From the Night Factory
9. Princeton: Poverty and Privilege
Circumstances had me composing parts of this essay in a Princeton bistro, writing in my pocket-size Moleskine carnet (the sketchbook version because it is not ruled and I am unruly). The dilemma was competing deadlines. I was composing this essay in bits and pieces while Ms Keogh, my more significant other, who is taking a course in digital photography at Bucks County Community College, had an assignment to compose a photographic essay. She had selected for her theme, “Princeton: Poverty and Privilege”.
This assignment required multiple sallies into Princeton, New Jersey to capture photogenic material. Princeton is not much more than twenty miles up the road from where we live, and I accompanied her on two of her expeditions. My role was no more challenging than to keep her company, but her mission had incited my competitive nature. I brought along my two cameras, a 35mm SLR loaded with a roll of Plus-X that had expired over a decade ago and my new digital Sony NEX-5N on its first battery charge.
After dropping Ms Keogh in the seediest part of town, I drove off to park the car in the town’s center. As she photographed in a low income neighbourhood, where the bodegas sell the locals individual cigarettes for seventy-five cents, which is illegal, I was trying out my new digital camera in the dim light of the majestic interior of the Princeton University Chapel. Ms Keogh and I would meet later for lunch and then together shoot pictures inside Princeton Cemetery. (I forgot to look for the grave of Sylvia Beach, founder of Shakespeare & Company in Paris.)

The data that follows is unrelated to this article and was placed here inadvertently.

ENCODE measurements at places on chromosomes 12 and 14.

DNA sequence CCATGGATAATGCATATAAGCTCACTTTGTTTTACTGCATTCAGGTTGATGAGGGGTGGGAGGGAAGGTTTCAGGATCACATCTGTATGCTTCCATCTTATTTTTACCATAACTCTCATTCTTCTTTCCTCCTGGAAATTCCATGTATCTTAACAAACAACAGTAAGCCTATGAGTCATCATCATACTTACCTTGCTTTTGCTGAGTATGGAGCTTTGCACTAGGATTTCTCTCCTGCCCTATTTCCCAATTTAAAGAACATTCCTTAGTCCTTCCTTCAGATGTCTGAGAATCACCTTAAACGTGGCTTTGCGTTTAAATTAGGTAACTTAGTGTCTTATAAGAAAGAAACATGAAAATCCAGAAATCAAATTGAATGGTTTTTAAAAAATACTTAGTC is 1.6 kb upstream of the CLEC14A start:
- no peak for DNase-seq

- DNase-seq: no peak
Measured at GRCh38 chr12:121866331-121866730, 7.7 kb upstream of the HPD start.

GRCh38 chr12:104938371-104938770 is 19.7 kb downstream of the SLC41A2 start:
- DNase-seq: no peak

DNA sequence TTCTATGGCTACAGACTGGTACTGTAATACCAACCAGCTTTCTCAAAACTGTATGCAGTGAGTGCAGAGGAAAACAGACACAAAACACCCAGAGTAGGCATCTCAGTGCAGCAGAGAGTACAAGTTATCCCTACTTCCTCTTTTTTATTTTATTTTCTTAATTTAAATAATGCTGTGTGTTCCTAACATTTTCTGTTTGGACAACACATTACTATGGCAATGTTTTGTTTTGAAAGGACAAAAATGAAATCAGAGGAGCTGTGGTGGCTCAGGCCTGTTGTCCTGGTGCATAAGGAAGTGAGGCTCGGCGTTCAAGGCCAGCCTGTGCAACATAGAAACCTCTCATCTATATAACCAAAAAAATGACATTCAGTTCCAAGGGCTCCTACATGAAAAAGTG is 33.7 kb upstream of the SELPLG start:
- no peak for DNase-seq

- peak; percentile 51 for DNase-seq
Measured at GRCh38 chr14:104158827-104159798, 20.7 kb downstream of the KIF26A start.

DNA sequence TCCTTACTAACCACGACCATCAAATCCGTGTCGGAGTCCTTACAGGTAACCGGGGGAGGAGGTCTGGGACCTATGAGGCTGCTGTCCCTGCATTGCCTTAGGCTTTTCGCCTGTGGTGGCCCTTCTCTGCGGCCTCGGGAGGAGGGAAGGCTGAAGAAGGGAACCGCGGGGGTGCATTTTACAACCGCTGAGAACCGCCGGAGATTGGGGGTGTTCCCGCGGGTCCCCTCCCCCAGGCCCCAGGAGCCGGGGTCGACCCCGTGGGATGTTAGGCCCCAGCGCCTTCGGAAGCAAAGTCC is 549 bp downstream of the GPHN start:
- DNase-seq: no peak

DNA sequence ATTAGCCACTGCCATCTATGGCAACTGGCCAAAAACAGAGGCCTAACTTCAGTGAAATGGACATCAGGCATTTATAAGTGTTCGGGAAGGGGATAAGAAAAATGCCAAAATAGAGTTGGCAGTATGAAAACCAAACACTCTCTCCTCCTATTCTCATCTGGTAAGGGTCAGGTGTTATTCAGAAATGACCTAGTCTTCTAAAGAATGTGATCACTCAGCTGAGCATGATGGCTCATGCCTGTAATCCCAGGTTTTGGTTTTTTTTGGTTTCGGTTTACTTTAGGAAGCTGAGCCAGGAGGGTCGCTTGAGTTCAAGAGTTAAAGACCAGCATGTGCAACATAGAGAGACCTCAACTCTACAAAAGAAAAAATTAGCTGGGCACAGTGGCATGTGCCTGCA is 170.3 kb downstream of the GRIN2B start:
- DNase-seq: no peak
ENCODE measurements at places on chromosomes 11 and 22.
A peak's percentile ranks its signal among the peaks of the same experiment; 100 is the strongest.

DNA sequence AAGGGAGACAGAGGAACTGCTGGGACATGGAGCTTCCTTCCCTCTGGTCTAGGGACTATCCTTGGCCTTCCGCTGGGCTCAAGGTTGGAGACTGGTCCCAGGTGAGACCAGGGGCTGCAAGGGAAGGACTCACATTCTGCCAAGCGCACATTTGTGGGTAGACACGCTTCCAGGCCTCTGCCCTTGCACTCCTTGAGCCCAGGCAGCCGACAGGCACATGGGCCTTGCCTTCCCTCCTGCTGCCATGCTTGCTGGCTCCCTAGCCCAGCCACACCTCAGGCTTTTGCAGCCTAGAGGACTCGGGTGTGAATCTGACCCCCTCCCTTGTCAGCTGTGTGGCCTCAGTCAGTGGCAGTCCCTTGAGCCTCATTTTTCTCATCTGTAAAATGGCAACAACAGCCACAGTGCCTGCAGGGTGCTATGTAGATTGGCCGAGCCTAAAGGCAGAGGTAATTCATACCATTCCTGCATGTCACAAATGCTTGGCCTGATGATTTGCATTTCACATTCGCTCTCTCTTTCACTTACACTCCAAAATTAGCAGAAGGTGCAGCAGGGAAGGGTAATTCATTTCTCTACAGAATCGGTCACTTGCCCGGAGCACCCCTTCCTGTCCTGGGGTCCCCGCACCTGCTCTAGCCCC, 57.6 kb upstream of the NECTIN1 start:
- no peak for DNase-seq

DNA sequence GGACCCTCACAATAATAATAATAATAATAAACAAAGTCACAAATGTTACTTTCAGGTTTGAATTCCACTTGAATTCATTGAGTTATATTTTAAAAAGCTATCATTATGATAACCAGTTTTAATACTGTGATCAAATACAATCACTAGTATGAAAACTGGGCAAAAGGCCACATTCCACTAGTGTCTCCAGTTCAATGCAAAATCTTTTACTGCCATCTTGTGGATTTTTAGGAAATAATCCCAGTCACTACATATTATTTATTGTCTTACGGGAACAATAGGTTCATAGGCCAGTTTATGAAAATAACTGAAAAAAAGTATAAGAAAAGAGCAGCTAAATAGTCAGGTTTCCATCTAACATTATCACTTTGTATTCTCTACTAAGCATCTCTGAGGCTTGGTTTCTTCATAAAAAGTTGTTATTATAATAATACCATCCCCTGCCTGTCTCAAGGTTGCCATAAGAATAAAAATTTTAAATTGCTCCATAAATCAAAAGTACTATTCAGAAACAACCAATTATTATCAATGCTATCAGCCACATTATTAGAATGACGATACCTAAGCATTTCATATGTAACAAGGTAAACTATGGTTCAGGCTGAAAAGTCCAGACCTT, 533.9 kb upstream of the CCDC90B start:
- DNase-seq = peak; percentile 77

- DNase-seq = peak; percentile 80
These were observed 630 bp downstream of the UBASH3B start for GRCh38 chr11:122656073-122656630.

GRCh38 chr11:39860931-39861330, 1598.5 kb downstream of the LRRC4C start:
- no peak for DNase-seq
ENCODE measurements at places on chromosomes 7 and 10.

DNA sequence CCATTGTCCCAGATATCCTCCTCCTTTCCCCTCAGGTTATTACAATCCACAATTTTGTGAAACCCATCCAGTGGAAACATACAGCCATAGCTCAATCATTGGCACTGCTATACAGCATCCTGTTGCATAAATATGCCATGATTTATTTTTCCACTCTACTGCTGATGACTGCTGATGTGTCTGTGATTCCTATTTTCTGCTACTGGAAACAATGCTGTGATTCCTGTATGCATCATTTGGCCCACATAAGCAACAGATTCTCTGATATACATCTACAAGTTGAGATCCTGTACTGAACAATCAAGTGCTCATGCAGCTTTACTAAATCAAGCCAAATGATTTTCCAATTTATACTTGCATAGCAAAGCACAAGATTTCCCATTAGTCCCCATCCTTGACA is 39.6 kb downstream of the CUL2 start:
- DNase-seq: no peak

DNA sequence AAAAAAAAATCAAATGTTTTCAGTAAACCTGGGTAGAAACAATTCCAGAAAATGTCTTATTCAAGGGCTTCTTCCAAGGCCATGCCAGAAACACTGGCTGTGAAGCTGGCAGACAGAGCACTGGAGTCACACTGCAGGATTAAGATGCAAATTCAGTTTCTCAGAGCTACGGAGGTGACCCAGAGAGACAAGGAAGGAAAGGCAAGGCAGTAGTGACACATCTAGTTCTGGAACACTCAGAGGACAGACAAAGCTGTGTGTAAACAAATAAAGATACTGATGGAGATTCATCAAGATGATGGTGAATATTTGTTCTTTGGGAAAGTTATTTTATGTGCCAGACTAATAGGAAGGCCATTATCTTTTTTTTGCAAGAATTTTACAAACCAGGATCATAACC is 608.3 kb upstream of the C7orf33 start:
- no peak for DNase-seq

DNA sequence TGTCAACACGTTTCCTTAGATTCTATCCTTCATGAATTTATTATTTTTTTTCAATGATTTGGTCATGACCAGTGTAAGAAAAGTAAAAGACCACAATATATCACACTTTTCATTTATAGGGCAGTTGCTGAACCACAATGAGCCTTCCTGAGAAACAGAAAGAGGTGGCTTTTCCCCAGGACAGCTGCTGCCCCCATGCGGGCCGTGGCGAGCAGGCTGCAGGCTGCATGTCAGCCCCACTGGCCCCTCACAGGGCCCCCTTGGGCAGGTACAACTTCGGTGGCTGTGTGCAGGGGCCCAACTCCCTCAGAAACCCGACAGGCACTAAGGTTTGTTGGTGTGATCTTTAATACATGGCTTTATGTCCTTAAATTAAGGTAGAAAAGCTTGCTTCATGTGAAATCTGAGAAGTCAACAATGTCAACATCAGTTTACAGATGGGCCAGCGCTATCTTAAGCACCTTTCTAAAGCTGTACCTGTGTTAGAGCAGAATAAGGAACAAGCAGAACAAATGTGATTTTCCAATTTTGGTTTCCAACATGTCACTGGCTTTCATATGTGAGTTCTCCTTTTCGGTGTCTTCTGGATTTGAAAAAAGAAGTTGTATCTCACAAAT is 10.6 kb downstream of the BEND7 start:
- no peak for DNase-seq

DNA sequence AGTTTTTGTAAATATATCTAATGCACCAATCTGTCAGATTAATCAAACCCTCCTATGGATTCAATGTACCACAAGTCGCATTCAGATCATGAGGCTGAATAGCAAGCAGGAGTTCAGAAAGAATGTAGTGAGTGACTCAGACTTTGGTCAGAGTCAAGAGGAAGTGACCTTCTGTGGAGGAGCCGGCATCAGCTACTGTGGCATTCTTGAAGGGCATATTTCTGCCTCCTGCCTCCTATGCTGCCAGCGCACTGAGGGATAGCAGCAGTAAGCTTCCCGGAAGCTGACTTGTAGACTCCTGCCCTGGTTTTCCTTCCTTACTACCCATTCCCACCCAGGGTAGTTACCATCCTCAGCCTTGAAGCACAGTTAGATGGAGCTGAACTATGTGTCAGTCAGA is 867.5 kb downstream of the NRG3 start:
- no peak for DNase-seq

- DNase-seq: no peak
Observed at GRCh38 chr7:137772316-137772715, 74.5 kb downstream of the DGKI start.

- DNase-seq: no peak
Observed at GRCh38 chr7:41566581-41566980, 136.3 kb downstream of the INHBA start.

It was on our second expedition that she lost her Moleskine carnet and had to share mine. I look at it now and see our notes intermingled. According to my notes, I was sitting on the steps of the United Methodist Church, waiting for Ms Keogh to come out of a consignment shop for upscale fashions. Acorns falling from the street's tall oaks surprised me by bouncing on the pavement like rubber balls. They also produced loud clunks as they hit the roof of a parked Volvo. Then Ms Keogh called me away from my reveries; I remember it was to look at Talbot shoes and a Schiaparelli fur hat.
We separated again. She went off with her camera, and I went to see photographs rather than take them.
I have not been a particular fan of sculptor George Segal. His plaster-like figures seem raw, his subjects ordinary. Mine is probably a pathetic, untrained taste and no one should waste their time on my opinions of art. I tend to judge art by how long I could enjoy keeping it company; would I have that in my house to look at day in and day out? However, the Milberg Gallery, which is upstairs at Princeton University’s Firestone Library, was having an exhibition of Segal’s photography, not of his sculpture.